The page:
These abnormal new vessels can also grow on the iris and cause a form of glaucoma, which itself can lead to blindness.

Proliferative Retinopathy

Formation of ‘new vessels’ (near optic disc) which are prone to bleeding

Visual loss with sudden bleeding (vitreous haemorrhage)


The macula is the most important part of the retina as it is responsible for 90% of our functional vision. Diabetic maculopathy is another subset of diabetic eye disease which can result in significant visual loss.

In the majority of cases, there is leakage of fluid and proteins from the small blood vessels in the macula and this results in oedema (swelling) and subsequent loss of central vision. In some patients, there is a shutdown of these small blood vessels altogether and the resulting ischaemia (lack of blood supply) to the macula results in irreversible visual loss.

Diabetic Maculopathy

Leakage of fluid and proteins causing swelling at the macula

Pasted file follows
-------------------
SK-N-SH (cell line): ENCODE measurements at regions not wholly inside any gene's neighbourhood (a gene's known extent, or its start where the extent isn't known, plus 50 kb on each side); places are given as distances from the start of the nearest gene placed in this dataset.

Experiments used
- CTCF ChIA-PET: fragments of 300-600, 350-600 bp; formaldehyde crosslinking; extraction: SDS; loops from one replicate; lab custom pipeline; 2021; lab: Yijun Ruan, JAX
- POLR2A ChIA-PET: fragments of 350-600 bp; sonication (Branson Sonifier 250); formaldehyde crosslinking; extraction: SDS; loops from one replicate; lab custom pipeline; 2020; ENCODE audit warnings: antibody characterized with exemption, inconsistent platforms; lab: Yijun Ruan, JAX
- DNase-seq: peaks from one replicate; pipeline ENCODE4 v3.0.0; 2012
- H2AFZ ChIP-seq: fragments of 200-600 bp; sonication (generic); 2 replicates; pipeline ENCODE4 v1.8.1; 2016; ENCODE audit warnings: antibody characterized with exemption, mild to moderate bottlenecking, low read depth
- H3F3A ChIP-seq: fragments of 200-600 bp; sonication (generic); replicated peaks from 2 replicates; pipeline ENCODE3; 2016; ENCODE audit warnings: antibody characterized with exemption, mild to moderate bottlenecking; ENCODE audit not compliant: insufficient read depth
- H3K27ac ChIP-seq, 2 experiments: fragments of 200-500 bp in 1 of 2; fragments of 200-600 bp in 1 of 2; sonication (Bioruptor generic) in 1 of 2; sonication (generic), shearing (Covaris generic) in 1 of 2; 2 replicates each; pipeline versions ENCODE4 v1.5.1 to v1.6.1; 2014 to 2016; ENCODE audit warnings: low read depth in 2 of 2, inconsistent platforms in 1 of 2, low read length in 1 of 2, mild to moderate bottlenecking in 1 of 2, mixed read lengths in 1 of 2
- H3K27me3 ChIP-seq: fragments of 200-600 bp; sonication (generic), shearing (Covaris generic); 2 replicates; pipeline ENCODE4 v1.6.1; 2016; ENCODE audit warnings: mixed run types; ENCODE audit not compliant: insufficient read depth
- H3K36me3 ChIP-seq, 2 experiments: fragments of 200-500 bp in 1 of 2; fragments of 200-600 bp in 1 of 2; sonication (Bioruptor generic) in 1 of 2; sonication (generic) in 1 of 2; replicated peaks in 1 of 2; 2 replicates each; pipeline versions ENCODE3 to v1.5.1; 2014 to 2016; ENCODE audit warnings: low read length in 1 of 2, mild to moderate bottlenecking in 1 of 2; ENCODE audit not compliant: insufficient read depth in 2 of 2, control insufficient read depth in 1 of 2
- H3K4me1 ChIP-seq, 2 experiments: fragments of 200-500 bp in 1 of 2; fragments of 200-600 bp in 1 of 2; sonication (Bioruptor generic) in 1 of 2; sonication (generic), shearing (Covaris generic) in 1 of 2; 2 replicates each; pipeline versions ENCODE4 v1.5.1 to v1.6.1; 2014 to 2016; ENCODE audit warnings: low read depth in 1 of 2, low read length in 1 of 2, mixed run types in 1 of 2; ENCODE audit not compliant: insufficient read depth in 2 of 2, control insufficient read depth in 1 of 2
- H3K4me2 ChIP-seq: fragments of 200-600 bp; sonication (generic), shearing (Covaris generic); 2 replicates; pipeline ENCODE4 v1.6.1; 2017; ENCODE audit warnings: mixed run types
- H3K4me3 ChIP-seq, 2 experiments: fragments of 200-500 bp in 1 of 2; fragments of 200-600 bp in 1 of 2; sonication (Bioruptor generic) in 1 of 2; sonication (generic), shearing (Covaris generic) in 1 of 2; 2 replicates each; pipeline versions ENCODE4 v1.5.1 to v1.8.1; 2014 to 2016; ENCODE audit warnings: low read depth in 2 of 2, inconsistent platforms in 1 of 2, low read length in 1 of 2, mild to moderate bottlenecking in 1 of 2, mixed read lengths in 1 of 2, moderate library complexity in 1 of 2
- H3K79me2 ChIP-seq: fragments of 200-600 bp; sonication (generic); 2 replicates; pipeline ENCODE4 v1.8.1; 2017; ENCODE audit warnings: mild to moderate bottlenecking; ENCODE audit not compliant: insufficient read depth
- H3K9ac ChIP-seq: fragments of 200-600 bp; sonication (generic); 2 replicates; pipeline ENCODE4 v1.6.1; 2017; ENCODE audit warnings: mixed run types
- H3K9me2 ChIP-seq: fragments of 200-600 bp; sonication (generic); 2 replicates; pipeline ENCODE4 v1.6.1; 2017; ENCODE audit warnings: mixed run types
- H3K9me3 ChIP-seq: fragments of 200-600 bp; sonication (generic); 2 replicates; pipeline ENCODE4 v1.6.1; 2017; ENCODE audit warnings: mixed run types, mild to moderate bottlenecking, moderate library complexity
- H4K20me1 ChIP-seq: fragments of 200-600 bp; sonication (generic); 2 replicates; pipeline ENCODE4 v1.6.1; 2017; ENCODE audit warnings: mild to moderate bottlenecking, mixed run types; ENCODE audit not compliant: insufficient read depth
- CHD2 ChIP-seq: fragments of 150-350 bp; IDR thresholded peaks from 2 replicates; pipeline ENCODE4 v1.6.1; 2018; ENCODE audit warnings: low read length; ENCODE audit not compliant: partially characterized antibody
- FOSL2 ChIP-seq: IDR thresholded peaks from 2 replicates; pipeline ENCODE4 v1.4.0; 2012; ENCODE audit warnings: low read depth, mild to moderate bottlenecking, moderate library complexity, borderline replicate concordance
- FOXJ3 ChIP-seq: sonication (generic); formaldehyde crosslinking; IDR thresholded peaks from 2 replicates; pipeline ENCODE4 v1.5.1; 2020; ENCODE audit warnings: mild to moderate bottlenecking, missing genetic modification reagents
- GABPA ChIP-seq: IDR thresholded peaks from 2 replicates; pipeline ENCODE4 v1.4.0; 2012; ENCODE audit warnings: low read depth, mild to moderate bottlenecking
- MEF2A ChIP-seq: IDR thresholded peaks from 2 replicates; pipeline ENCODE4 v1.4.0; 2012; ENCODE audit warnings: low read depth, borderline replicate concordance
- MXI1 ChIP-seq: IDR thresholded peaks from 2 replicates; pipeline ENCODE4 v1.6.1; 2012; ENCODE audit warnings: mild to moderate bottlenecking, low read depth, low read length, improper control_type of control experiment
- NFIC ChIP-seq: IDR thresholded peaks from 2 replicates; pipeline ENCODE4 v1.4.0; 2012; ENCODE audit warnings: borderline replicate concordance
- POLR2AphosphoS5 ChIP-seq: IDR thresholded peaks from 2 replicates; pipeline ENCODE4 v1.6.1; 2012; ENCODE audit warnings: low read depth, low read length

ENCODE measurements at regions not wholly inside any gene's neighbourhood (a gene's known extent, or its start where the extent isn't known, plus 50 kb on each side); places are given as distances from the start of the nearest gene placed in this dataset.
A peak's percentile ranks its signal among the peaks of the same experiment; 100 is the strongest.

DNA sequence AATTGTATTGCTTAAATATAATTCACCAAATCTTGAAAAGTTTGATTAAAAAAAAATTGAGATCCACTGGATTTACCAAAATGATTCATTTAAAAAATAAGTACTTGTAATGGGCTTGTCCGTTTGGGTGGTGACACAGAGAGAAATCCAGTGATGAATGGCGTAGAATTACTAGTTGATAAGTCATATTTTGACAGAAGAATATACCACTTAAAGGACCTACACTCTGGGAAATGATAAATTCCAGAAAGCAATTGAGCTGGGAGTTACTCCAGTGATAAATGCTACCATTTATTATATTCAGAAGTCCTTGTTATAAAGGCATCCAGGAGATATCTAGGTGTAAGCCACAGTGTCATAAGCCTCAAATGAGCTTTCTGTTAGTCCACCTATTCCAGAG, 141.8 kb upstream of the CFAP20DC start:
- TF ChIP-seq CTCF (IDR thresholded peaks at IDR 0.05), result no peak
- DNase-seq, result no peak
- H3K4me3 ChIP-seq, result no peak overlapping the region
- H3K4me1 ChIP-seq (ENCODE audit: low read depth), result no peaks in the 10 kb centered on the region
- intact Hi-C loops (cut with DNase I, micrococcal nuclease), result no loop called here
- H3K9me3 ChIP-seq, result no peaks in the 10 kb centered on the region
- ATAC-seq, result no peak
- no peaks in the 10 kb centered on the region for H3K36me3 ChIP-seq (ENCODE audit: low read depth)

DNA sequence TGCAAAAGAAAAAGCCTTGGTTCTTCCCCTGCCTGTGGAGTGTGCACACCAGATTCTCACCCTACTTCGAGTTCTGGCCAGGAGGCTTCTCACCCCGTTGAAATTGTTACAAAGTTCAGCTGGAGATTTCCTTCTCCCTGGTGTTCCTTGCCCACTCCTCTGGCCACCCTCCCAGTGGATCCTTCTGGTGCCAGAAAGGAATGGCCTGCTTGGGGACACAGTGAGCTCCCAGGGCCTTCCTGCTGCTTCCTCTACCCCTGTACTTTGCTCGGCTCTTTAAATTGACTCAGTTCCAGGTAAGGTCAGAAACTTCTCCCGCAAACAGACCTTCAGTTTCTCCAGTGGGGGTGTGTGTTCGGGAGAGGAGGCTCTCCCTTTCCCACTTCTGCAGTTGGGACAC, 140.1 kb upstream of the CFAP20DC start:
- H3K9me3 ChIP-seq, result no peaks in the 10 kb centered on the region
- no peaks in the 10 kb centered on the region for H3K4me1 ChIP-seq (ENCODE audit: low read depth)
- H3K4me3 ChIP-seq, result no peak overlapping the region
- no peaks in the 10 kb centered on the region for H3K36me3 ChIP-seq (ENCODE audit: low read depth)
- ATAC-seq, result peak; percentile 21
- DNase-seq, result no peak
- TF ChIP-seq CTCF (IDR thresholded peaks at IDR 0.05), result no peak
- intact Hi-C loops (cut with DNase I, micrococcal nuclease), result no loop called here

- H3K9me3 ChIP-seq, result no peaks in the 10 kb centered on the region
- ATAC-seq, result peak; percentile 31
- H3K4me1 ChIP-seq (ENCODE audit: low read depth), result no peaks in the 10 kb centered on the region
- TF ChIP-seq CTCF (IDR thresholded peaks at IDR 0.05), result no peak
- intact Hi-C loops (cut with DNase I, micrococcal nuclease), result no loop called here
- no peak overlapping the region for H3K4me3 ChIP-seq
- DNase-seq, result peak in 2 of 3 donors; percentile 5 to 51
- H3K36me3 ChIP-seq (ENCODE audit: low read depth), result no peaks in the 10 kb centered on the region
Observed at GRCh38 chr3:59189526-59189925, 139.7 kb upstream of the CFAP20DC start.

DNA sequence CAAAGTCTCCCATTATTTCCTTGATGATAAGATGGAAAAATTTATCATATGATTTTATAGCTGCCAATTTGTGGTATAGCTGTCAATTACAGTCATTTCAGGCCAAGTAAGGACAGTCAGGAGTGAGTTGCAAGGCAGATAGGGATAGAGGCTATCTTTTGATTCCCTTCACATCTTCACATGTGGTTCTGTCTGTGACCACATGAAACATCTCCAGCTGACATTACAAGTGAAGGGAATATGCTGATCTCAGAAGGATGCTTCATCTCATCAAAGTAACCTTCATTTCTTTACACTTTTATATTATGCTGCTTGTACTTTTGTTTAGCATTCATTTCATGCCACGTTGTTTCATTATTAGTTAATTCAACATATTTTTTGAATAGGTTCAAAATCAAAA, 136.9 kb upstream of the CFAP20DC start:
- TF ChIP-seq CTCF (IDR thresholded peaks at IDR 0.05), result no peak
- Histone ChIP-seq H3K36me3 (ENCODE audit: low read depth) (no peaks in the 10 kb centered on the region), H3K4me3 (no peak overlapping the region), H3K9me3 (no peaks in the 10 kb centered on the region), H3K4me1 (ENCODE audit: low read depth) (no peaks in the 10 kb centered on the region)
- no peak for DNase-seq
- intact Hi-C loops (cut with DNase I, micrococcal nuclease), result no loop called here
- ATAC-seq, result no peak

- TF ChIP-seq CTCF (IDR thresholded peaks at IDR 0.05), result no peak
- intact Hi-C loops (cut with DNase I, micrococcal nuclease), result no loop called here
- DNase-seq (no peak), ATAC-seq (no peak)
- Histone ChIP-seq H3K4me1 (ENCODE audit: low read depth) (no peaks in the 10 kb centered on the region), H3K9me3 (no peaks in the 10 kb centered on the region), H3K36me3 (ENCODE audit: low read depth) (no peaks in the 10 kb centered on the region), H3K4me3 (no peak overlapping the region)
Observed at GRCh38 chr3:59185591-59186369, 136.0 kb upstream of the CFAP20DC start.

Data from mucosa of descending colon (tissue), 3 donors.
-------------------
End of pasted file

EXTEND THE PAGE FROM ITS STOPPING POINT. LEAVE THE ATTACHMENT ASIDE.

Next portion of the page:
Photographs of the retina are often taken for monitoring purposes and special investigations are done to evaluate the severity of retinopathy. One such investigation which is very helpful in detecting early effects of diabetic retinopathy is known as fundus flourescein angiography (FFA). The procedure involves injection of an orange dye into a vein in the arm and as this dye is transported to the eye, photographs of the retina are taken, showing any areas of leakage or poor blood flow. This can often reveal abnormalities which are not visible to the examining ophthalmologist. Another useful investigation is optical coherence tomography (OCT) which uses a very sophisticated laser to take high resolution cross section images of the retina.

Diagnosis and imaging

FFA(left) and OCT(right) being done




As diabetes is a systemic disease, optimal control of blood sugar as well as blood pressure and cholesterol levels are still very important in the treatment of diabetic retinopathy. However, progression of retinopathy may occur despite all medical efforts. If diabetic retinopathy is detected early, treatment with laser photocoagulation may stop continued damage. Even in the advanced stages of the disease, laser treatment can reduce the chance that a patient will have severe visual loss.